May 31, 2016, 4pm
Behçet Açıkmeşe, Department of Aeronautics & Astronautics, University of Washington
Abstract: Many future engineering applications will require dramatic increases in our existing Autonomous Control capabilities. These include robotic sample return missions to planets, comets, and asteroids, formation flying spacecraft applications, applications utilizing swarms of autonomous agents, unmanned aerial, ground, and underwater vehicles, and autonomous commercial robotic applications. A key control challenge for many autonomous systems is to achieve the performance goals safely with minimal resource use in the presence of mission constraints and uncertainties. In principle these problems can be formulated and solved as optimization problems. The challenge is solving them reliably onboard the autonomous system in real time.
Our research has provided new analytical results that enabled the formulation of many autonomous control problems in a convex optimization framework, i.e., convexification of the control problem. The main mathematical theory used in achieving convexification is the duality theory of optimization. Duality theory manifests itself as Pontryagin’s Maximum Principle in infinite dimensional optimization problems and as KKT conditions in finite dimensional parameter optimization problems. Both theories were instrumental in our developments. Our analytical framework also allowed the computation of the precise bounds of performance for a control system in term of constrained controllability/reachability sets. This proved to be an important step in rigorous V&V of the resulting control decision making algorithms.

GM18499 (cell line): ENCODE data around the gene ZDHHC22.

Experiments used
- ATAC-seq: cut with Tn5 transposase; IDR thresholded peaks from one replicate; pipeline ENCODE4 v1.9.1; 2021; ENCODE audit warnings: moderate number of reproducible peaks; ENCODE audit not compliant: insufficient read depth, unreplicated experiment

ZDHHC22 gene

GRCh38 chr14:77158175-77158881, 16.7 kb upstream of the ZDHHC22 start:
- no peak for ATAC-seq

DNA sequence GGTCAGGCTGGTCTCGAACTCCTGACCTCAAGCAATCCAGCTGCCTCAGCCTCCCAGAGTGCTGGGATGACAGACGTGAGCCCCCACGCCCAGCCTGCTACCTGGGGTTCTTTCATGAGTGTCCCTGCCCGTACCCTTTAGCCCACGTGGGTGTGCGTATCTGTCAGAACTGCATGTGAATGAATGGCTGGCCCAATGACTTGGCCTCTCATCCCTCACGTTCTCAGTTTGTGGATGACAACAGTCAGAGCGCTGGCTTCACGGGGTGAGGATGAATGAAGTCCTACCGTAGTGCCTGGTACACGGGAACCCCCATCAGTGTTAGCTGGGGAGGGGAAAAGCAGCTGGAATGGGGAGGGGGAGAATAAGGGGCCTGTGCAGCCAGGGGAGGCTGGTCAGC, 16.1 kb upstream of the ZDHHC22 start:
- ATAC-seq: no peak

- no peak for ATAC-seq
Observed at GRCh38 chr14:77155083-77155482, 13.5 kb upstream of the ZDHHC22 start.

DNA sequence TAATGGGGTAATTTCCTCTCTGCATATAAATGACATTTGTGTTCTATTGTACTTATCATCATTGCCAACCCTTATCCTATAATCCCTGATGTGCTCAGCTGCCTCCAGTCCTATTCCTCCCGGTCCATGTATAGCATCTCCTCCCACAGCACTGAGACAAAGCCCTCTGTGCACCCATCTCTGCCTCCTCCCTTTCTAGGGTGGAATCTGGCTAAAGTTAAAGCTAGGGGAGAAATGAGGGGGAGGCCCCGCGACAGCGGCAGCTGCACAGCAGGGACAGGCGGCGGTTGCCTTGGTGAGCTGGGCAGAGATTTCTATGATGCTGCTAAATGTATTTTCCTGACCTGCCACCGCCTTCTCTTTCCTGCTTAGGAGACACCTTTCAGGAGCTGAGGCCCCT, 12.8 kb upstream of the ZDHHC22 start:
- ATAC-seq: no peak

This presentation introduces several real-world aerospace engineering applications, where this approach either produced dramatically improved performance over the heritage technology or enabled a fundamentally new technology. A particularly important application is the fuel optimal control for planetary soft landing, whose complete solution has been an open problem since the Apollo Moon landings of 1960s. We developed a novel “lossless convexification” method, which enables the next generation planetary missions, such as Mars robotic sample return and manned missions. Another application is in Markov chain synthesis with “safety” constraints, which enabled the development of new decentralized coordination and control methods for spacecraft swarms.
Biographical Sketch: Behçet Açıkmeşe is a faculty in Department of Aeronautics and Astronautics at University of Washington, Seattle. He received his Ph.D. in Aerospace Engineering from Purdue University. Previously, he was a senior technologist at JPL and a lecturer at Caltech. At JPL, Dr. Açıkmeşe developed control algorithms for planetary landing, spacecraft formation flying, and asteroid and comet sample return missions. He was the developer of the “flyaway” control algorithms in Mars Science Laboratory (MSL) mission, which successfully landed on Mars in August 2012, and the reaction control system algorithms for NASA SMAP mission, which was launched in 2015. Dr. Açıkmeşe is a recipient of NSF CAREER Award, several NASA Group Achievement awards for his contributions to MSL and SMAP missions, and to Mars precision landing and formation flying technology development. He is an Associate Fellow of AIAA, a senior member of IEEE, and an associate editor of IEEE Control System Magazine and AIAA JGCD.